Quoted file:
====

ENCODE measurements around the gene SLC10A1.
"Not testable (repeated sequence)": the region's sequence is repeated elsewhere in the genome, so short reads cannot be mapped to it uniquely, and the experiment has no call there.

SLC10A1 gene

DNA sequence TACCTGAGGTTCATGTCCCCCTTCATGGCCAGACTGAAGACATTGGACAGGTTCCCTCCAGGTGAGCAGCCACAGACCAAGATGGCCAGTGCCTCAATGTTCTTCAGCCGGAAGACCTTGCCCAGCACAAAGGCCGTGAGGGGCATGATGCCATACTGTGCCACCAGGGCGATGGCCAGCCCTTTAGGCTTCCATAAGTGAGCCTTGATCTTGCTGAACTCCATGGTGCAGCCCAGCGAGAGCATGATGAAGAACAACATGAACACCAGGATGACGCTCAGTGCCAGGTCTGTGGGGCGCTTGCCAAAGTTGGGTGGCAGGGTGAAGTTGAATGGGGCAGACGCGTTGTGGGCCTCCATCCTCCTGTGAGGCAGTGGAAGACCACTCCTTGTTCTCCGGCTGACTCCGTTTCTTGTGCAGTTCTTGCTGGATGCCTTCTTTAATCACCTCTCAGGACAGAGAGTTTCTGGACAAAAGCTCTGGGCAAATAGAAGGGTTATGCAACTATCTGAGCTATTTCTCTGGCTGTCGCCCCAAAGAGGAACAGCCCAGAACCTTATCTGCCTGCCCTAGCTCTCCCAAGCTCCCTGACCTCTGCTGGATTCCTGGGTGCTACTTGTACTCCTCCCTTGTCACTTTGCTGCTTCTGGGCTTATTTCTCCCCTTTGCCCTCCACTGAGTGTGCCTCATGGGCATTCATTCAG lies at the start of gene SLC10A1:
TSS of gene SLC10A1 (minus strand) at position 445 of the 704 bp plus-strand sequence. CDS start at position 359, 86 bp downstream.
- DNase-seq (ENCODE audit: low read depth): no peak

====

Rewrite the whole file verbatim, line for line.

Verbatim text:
ENCODE measurements around the gene SLC10A1.
"Not testable (repeated sequence)": the region's sequence is repeated elsewhere in the genome, so short reads cannot be mapped to it uniquely, and the experiment has no call there.

SLC10A1 gene

DNA sequence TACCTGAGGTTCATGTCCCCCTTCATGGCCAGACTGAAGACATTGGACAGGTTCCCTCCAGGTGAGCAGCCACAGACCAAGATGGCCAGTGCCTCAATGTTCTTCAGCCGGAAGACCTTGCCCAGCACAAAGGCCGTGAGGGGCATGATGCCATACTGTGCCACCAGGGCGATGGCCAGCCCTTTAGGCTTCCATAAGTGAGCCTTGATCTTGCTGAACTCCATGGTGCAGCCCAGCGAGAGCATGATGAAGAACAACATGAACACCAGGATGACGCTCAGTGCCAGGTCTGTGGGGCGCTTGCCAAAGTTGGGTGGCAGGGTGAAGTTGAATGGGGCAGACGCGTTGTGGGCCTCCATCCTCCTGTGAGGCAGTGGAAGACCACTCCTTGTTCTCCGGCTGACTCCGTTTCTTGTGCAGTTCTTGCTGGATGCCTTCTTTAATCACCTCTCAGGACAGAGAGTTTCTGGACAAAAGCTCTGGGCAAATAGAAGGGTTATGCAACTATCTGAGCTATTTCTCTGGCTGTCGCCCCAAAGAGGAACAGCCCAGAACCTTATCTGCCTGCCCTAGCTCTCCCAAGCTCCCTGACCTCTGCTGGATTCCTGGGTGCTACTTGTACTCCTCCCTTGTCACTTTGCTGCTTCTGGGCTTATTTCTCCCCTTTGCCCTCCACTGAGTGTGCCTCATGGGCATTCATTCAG lies at the start of gene SLC10A1:
TSS of gene SLC10A1 (minus strand) at position 445 of the 704 bp plus-strand sequence. CDS start at position 359, 86 bp downstream.
- DNase-seq (ENCODE audit: low read depth): no peak